In a bid to thwart illegal downloading of it’s television shows, FOXTEL movie Channel SHOWTIME last night, fast-tracked the first episode in series three of the popular ‘Game Of Thrones’ just a mere two hours after it was aired in the US.
Despite their best effort, there seems to be a lot of Aussies who couldn’t wait that long with pirating website Torrent Freak claiming that this first episode of season three was downloaded illegally more than 1 million times worldwide, with Australians grabbing the highest download rate per capita with 9.9% of downloads heading our way, largely in-part to residents in Melbourne and Sydney.
The season three opener rated extremely well for SHOWTIME, with 224,000 people tuning in to watch (It’s highest ratings to-date). FOXTEL’s Executive Director of Television Brian Walsh stated “Last night’s brilliant result for Game of Thrones is a true testament to Foxtel’s commitment to bringing our audience award-winning high quality drama they can watch with the rest of the world.”
But what about those who do not have access to payTV services? Music and video software iTunes made the this first episode available to Australians to purchase by 2am this morning, and since the show’s full-season pass (which was available to customers on March 15th) it has been in the number 1 spot on the iTunes TV charts, one would think that there is quite a demand for the legal downloading of television shows.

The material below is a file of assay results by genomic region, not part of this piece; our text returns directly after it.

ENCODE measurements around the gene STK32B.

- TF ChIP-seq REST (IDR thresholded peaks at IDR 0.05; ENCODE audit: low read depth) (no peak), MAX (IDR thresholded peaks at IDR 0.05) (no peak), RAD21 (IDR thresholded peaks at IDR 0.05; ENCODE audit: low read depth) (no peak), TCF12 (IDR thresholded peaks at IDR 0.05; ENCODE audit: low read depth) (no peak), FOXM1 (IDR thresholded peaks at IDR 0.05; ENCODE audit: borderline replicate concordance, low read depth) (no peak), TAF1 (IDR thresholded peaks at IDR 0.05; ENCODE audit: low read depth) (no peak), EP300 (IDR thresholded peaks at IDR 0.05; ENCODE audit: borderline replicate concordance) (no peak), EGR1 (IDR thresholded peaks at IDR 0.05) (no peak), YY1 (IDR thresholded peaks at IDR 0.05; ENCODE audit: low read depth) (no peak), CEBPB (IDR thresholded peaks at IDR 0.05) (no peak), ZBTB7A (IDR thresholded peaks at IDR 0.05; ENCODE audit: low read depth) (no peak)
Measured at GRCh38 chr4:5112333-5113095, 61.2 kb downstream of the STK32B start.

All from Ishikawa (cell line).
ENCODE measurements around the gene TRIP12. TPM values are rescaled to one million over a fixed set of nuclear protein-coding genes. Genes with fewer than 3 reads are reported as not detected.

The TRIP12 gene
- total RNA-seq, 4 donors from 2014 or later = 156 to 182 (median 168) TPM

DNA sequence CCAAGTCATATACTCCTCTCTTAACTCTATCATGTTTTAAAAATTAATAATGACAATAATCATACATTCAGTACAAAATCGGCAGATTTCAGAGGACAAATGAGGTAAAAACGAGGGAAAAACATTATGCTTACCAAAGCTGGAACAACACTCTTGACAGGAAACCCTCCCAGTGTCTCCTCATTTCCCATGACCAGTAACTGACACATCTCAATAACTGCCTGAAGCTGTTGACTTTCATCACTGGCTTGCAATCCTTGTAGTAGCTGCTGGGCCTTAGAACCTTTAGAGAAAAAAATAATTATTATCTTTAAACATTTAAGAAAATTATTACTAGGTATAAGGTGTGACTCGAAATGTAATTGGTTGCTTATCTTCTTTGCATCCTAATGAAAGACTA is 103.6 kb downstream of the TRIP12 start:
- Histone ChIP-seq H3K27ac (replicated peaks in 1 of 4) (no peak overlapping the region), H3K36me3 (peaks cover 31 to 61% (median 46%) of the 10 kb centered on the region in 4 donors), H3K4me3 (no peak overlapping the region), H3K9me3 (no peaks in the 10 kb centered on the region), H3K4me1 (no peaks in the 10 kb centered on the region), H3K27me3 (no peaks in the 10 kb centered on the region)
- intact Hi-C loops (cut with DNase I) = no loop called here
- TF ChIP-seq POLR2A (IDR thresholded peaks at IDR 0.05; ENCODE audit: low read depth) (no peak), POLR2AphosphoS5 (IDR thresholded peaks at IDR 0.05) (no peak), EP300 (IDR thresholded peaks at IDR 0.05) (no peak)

This demand, however, could only be warranted if the airing of a television show in the US was simultaneous with a release online here in Australia. This is largely due to the boom of social network sites like Facebook and Twitter. Says editor of popular enterainment website IGN.com Lucy O’Brien who spoke with News.com.au, “There are few shows that hold so much appeal to both a niche nerdom and a much broader audience – we’re talking brilliantly-written high fantasy here peppered with sex and violence – and these fans want to join in on the conversation as soon as it starts; with their friends, with other fans, on forums, in comment sections and on social media.”
“A delay, even a 48-hour one, prevents Australians from doing that. And that’s a problem.”
A prime example of this is the massive teen drama Pretty Little Liars starring Lucy Hale, Ashley Benson and Laura Leighton. The show airs on a Tuesday night on the ABC Family network in the US and is screened on FOX8 here in Australia (Season 3 finished in the US 2 weeks ago [24 episodes], FOX8 has recently aired episode 12). That said, fans of the show here in Australia would have been hard-damned to not come across any finale spoilers on Twitter as during the season three cliffhanger finale, Pretty Little Liars became the first ever show to amass more than 1 million live tweets.
While pirating may be rife, Game of Thrones’ director Michael Lombardo doesn’t seem too fazed about the illegal downloading of his show. Last month he admitted that piracy compliments sales rather than hurting them. Co-director David Petrarca stated at a WA university last month that the show thrives on “cultural buzz” via social media. “That’s how they survive,” he said.